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Stress fracture in sports

Stress fracture describes either a partial or complete fracture of the bone. There are two types of stress fractures:


Fatigue fracture represents up to 20% of all sports-related injuries. Due to the mechanism of this injury, stress fractures are more commonly found in weight-bearing limbs such as your tibia (shin bone), metatarsals (foot) and fibula (next to your shin bone). The location of stress fracture also varies by the type of sports you do. For example, track athletes typically get stress fractures in the foot/ shin.


Insufficiency fractures can occur in any bone with abnormal bone mineral density (BMD).


Today, we will talk about what bone is made of, how stress fracture occurs in sports and management approach and return to play.

Figure 1. Bone with multi-layers (compact and cancellous bone)


Bones and fractures


Your bones are made up of connective tissue in multiple layers (refer to figure 1). These connective tissues are reinforced with calcium and specialised bone cells. Your body is in constant homeostasis between microcrack creation and repair, meaning that the bone cells are constantly remodeling the skeleton by building up new bone tissue (osteoblast cells) and breaking down old ones (osteoclast cells) as required.


Crack initiation – typically occurs at the site of stress concentration during bone loading


Crack propagation – when abnormal force continued to apply to the bone, disrupting the homeostasis at which the rate of new bone laying down and microcracks repair is below the rate of stress applied


Complete fracture – when continued and increased load is not met with increased reparative process reaching a point of structural failure and partial and complete fractures occur.


In a sports setting, fatigue fracture is often seen as a gradual onset of pain without any traumatic events. It is common especially with a recent increase in training intensity or volume and inadequate resting period. The overall pain level can progress from training only to affecting activities of daily living. The pain usually eases with rest and cessation of aggravating activities.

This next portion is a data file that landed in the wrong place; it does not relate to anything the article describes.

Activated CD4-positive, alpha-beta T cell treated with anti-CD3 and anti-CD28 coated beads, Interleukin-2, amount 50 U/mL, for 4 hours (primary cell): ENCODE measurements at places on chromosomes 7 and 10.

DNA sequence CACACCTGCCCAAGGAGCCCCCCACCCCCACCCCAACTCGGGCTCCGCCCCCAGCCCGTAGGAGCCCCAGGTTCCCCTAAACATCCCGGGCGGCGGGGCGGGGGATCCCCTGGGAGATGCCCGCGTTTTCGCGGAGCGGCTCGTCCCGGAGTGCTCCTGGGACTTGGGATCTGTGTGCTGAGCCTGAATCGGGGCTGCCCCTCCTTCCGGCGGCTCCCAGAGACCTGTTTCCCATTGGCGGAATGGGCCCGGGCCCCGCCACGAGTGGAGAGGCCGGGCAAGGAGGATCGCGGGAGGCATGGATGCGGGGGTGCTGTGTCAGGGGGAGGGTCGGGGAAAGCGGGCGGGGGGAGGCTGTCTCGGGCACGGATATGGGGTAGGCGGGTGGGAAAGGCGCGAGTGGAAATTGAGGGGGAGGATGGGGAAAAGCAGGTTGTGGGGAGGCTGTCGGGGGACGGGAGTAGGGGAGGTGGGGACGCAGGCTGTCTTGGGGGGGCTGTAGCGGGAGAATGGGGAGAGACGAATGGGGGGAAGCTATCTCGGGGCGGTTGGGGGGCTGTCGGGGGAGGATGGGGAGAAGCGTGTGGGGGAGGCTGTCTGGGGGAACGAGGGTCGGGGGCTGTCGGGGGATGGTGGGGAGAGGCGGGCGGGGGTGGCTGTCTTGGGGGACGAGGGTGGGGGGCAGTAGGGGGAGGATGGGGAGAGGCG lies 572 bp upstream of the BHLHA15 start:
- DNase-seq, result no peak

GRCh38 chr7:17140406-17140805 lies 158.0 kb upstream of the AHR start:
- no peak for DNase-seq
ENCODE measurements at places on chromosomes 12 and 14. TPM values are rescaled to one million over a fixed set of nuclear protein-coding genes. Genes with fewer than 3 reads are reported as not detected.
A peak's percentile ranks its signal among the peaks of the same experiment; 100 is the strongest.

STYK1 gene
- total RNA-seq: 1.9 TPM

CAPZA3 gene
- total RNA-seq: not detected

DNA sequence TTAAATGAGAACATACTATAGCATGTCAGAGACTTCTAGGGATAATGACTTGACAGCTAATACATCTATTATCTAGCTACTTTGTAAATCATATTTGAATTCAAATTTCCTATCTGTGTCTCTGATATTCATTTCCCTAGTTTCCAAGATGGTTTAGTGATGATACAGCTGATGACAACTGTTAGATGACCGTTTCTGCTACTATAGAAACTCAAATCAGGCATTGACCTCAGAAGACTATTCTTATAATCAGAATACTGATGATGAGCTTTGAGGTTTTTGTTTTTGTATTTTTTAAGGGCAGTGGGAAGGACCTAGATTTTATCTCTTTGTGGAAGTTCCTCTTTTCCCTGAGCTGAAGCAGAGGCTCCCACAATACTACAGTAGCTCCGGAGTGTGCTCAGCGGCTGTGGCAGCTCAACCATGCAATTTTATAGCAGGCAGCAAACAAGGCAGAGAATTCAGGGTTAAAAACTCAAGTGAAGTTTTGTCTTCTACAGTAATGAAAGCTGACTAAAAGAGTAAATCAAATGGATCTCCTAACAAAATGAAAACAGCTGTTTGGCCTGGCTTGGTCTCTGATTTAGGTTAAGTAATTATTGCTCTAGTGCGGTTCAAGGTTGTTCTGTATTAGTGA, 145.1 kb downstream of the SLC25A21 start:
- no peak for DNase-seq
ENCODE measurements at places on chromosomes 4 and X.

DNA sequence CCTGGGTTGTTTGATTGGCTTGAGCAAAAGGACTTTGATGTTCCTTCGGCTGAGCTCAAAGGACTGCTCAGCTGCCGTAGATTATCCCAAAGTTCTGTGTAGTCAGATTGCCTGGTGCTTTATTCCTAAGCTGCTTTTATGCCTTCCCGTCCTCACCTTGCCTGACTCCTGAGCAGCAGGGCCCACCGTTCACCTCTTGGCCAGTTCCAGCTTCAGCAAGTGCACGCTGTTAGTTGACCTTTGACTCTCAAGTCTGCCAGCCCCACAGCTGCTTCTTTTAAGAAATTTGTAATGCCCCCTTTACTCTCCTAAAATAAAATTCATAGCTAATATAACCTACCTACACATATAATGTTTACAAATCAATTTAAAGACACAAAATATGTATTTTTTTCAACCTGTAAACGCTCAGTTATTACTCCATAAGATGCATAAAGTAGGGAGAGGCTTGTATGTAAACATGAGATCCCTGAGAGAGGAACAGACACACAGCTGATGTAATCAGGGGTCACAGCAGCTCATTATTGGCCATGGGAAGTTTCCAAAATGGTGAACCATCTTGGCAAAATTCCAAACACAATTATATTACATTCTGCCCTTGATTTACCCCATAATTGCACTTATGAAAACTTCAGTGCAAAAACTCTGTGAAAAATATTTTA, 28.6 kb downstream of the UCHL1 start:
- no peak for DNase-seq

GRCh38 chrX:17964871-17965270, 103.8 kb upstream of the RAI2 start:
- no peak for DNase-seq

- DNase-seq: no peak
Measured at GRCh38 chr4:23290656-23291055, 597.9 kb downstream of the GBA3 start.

Insufficiency fracture is typically due to abnormal bone health. Healthy bone needs a balanced diet and regular weight-bearing exercise to maintain its density and strength. Thus, people who is affected by eating disorder, thyroid dysfunction may experience increased difficulty to retain a good BMD. BMD is a measure of the amount of minerals (calcium and phosphorous) contained in a certain volume of bone. Generally, BMD peaks roughly at age 25 and is maintained throughout the middle age of 35. Then it depletes gradually by 0.3-0.5% per year as part of the aging process.


Estrogen is important in maintaining BMD in women, thus, amenorrhea and post-menopausal women often experience increased risk of osteoporosis. BMD can deplete up to 2 to 4% yearly.


When bone density decreases past a certain level, a person is more likely to suffer osteopenia and osteoporosis. Osteopenia is when bone density is below the average for your age group. On the other hand, osteoporosis is a more severe case of bone loss that weakens the bones and increase the risk of fractures. Thus, people who suffer from osteopenia or osteoporosis are more prone to insufficiency fractures. A common example of this is a person fractured his / her foot from simply hopping off the bus.




Diagnosis


Physiotherapists can generally provide a provisional diagnosis based on your history and mechanism of injury. It is not until the condition has worsened over time that further investigation is carried out. Further investigation can include X-ray, bone scan, MRI and CT scan to confirm the diagnosis. Radiological imaging can be vital in determining whether a surgical approach is required in cases where healing is impaired and non-union is present.


Early physio management


The majority of stress fractures can be conservatively managed, incorporating 6-8 weeks of rest, depending on severity.


Your physio may ask you to modify, reduce or cease the activities or training you're currently doing during this period. Depending on severity, weight-bearing may also need to be reduced, protected or completely stopped in the worst case scenario.


Your physio may also give you extra padding or orthotics to deload the stress on the painful body part (e.g. CAM or moon boot).


If pain subsided after 6-8 weeks period, it is generally advisable to gradually ease into your training program in terms of load, intensity and volume. A sudden increase in these parameters can aggravate your stress fracture if not implemented gradually.


Below are the common types of stress fractures and some general management approaches.


Return to training / sports


After you are cleared of stress fracture and symptoms have subsided, your physio will recommend to gradually ease into your training program in terms of load, intensity and volume.


Periodisation in your program becomes useful here as you are likely to focus on control and strength early on, with progressive loading from using light to heavier weights. Then after 4-6 weeks, rehabilitation can start to include power and dynamic balance.


If pain persists after 6-8 weeks, it is advisable for you to seek help from a doctor for further investigation and consider further imaging to determine whether surgical intervention is required.


Suspect you may have a stress fracture? We'd be happy to help. Book online or call us on 3061 7128.





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